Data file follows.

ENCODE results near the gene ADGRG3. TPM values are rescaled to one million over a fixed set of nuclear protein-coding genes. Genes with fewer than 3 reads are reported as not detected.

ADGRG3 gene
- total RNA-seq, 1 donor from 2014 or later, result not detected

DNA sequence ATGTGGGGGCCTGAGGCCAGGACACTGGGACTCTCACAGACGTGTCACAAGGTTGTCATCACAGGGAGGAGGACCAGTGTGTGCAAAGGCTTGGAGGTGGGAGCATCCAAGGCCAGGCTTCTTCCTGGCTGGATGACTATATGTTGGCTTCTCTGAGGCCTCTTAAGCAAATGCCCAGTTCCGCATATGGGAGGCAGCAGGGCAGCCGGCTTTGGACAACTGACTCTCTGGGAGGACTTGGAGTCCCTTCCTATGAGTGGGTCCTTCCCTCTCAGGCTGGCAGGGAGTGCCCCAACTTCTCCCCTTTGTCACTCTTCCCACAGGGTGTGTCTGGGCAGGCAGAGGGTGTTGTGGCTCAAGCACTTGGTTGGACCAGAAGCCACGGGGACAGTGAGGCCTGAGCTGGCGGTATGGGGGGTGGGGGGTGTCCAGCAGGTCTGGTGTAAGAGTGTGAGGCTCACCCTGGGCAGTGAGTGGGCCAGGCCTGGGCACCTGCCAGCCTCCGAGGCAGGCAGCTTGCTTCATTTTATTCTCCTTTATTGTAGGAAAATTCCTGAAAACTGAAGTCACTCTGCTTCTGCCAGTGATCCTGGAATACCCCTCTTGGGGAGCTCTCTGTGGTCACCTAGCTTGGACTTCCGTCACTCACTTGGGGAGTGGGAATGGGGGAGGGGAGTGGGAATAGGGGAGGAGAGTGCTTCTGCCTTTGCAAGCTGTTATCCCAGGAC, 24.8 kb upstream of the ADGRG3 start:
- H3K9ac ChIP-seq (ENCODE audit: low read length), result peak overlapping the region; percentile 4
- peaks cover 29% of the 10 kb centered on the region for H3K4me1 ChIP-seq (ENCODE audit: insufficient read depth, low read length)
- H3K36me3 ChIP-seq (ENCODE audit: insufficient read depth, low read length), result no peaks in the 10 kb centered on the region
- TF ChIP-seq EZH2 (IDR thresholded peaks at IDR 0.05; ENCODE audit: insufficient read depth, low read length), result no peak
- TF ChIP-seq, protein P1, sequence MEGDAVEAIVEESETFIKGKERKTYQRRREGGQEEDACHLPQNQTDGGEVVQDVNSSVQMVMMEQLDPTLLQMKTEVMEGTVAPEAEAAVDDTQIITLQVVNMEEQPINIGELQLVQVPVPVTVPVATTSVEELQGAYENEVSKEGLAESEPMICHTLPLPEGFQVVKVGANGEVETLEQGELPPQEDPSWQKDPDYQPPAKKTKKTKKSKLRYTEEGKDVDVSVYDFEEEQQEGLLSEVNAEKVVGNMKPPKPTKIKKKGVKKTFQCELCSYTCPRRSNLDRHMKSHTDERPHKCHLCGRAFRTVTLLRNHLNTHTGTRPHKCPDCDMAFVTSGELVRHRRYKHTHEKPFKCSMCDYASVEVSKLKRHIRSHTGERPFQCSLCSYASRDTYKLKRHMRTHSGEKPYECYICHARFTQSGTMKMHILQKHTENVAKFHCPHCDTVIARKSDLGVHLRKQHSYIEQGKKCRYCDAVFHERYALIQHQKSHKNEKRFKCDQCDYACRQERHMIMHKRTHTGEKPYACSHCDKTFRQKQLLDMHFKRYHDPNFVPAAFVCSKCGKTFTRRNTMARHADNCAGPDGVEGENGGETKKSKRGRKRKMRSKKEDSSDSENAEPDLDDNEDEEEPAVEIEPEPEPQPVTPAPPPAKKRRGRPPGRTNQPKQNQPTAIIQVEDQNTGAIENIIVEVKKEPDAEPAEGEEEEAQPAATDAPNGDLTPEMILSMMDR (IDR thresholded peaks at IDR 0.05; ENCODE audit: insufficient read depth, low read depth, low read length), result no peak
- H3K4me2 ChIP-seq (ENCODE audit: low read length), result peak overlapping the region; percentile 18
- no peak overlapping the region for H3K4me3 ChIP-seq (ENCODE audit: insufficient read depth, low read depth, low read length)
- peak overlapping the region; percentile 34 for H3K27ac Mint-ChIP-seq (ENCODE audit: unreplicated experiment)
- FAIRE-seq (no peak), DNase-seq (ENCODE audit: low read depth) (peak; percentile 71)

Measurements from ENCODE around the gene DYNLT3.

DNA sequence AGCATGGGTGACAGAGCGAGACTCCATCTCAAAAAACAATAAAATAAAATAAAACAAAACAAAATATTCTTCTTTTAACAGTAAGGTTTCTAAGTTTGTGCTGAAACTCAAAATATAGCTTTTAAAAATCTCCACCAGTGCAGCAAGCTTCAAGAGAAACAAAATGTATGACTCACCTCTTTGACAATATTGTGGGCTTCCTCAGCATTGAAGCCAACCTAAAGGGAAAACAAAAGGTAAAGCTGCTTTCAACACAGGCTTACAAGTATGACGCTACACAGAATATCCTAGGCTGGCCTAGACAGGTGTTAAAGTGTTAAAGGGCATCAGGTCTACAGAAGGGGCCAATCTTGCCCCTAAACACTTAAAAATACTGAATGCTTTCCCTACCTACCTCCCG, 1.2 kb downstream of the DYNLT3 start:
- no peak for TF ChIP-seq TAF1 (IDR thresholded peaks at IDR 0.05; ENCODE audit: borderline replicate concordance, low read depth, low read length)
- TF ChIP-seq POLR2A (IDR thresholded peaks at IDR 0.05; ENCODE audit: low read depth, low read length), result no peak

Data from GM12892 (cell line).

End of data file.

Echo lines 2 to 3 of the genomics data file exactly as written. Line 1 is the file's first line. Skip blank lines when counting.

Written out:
ADGRG3 gene
- total RNA-seq, 1 donor from 2014 or later, result not detected